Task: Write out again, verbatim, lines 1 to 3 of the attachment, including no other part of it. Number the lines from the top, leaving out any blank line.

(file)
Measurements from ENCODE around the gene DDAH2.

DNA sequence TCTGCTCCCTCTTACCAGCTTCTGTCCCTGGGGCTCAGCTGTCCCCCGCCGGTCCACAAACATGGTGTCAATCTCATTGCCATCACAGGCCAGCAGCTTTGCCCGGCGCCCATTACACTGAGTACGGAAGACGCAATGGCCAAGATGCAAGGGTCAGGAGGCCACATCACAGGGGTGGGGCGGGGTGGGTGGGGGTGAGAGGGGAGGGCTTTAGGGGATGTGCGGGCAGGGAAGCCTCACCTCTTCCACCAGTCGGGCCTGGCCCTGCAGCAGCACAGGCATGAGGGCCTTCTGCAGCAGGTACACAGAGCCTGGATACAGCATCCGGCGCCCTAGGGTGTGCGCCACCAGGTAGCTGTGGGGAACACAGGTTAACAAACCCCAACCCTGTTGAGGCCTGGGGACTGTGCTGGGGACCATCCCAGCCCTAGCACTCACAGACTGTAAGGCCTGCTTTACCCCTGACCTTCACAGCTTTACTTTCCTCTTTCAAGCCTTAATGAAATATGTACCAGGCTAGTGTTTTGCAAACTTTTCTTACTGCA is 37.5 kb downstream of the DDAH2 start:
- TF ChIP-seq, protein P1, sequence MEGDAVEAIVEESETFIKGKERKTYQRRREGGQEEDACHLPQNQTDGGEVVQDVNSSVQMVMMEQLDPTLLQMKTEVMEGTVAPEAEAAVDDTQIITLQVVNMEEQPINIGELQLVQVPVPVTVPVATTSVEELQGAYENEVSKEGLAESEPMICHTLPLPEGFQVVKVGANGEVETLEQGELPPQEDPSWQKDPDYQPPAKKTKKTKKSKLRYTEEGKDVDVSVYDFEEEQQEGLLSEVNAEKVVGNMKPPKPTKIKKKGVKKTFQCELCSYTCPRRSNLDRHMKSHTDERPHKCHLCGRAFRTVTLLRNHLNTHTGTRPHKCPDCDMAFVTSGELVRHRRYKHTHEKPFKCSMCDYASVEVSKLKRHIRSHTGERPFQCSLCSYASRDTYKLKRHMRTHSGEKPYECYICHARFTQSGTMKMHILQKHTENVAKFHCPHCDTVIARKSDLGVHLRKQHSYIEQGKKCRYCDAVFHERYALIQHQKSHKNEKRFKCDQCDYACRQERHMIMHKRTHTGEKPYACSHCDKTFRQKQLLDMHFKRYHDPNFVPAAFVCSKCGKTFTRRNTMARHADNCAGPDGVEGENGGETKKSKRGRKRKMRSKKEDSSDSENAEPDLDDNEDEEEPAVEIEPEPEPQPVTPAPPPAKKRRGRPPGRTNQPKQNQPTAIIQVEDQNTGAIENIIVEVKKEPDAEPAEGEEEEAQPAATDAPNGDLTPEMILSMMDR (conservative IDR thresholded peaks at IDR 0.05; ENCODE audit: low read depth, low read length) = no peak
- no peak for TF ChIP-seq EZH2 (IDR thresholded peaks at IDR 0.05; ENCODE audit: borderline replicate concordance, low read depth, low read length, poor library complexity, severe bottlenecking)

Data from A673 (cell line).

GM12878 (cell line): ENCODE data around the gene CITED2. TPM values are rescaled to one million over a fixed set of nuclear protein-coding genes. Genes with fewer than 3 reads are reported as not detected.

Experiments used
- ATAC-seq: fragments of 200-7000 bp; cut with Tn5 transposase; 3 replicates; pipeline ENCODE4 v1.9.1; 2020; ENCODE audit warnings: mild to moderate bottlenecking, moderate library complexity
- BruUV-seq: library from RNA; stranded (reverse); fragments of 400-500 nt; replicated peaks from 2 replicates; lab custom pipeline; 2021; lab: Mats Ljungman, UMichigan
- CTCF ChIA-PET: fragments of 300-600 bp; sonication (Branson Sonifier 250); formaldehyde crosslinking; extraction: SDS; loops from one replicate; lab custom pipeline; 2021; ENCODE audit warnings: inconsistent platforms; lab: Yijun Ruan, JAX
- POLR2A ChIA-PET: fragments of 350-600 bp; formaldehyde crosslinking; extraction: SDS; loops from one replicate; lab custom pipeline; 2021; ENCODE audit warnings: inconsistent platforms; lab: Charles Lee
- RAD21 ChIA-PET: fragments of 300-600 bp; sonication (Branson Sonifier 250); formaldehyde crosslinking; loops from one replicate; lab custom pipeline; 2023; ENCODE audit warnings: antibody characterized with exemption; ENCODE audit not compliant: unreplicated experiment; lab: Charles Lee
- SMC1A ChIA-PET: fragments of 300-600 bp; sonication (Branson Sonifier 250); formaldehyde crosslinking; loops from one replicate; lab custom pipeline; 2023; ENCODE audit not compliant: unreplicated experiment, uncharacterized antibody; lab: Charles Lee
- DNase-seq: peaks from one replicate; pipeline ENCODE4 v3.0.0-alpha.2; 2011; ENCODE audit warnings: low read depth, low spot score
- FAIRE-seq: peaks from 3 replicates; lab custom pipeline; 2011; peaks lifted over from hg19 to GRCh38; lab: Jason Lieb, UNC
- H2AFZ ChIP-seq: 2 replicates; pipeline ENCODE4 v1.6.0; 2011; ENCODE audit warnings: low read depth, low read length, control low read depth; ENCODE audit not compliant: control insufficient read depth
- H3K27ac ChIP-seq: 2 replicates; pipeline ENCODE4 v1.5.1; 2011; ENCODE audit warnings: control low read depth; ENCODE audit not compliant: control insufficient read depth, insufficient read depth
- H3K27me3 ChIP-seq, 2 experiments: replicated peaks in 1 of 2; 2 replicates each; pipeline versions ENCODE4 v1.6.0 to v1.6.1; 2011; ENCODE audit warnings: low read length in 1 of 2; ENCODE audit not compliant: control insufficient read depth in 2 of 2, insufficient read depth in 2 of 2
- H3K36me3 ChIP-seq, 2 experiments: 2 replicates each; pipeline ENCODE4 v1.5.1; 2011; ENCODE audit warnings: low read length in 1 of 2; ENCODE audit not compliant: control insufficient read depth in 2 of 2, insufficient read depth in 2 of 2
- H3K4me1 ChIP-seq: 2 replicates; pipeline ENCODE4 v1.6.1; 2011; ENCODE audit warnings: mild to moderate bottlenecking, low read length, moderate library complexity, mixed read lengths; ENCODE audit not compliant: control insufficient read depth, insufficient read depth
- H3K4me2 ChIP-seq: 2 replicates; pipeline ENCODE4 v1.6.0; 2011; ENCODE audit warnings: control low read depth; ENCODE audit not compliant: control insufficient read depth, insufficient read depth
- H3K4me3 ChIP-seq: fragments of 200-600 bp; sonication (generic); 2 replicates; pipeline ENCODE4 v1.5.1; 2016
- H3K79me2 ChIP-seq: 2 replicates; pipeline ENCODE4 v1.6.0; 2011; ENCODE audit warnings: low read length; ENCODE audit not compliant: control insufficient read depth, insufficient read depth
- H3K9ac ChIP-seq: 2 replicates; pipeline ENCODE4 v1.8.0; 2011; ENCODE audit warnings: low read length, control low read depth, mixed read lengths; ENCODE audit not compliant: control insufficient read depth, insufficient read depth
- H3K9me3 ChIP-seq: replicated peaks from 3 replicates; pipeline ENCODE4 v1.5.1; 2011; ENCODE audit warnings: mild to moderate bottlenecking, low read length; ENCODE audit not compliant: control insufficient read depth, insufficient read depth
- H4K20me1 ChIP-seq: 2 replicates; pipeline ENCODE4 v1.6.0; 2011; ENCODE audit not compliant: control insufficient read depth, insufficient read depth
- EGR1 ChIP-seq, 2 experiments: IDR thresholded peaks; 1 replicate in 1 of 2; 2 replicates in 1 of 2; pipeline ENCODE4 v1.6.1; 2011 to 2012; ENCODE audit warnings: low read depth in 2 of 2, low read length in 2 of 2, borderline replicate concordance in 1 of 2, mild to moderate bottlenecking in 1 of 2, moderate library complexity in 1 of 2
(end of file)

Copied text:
Measurements from ENCODE around the gene DDAH2.

DNA sequence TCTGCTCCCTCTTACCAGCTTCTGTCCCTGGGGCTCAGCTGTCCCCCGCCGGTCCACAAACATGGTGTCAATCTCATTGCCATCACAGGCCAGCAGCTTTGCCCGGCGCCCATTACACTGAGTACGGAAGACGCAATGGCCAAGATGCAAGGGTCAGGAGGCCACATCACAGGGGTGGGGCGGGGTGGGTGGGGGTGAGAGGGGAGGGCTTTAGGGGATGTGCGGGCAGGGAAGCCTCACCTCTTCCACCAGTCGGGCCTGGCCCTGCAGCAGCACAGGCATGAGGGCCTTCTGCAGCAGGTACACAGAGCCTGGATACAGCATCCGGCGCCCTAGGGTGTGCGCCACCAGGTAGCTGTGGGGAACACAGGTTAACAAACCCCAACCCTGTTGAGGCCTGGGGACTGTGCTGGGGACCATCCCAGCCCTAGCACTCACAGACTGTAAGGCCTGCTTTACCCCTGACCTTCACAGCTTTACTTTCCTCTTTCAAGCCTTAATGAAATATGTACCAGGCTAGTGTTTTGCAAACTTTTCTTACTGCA is 37.5 kb downstream of the DDAH2 start:
- TF ChIP-seq, protein P1, sequence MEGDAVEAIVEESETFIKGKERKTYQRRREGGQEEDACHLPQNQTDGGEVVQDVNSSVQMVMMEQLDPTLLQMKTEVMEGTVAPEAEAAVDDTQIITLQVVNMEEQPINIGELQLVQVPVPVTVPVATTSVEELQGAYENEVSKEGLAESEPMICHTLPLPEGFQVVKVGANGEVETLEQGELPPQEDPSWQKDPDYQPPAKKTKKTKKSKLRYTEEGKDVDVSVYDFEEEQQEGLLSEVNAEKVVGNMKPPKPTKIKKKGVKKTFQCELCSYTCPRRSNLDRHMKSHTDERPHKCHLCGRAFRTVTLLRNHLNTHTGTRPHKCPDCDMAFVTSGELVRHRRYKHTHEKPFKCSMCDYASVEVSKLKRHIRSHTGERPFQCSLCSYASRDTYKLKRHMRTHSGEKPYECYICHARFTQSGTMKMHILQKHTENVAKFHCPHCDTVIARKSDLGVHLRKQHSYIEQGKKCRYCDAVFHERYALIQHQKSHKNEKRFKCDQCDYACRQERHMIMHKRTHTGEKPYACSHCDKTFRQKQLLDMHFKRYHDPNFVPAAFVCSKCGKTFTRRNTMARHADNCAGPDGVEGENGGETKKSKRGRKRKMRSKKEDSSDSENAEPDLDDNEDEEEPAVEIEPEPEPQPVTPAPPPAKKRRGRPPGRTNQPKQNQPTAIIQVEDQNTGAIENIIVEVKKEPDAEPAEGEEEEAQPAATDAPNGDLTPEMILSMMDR (conservative IDR thresholded peaks at IDR 0.05; ENCODE audit: low read depth, low read length) = no peak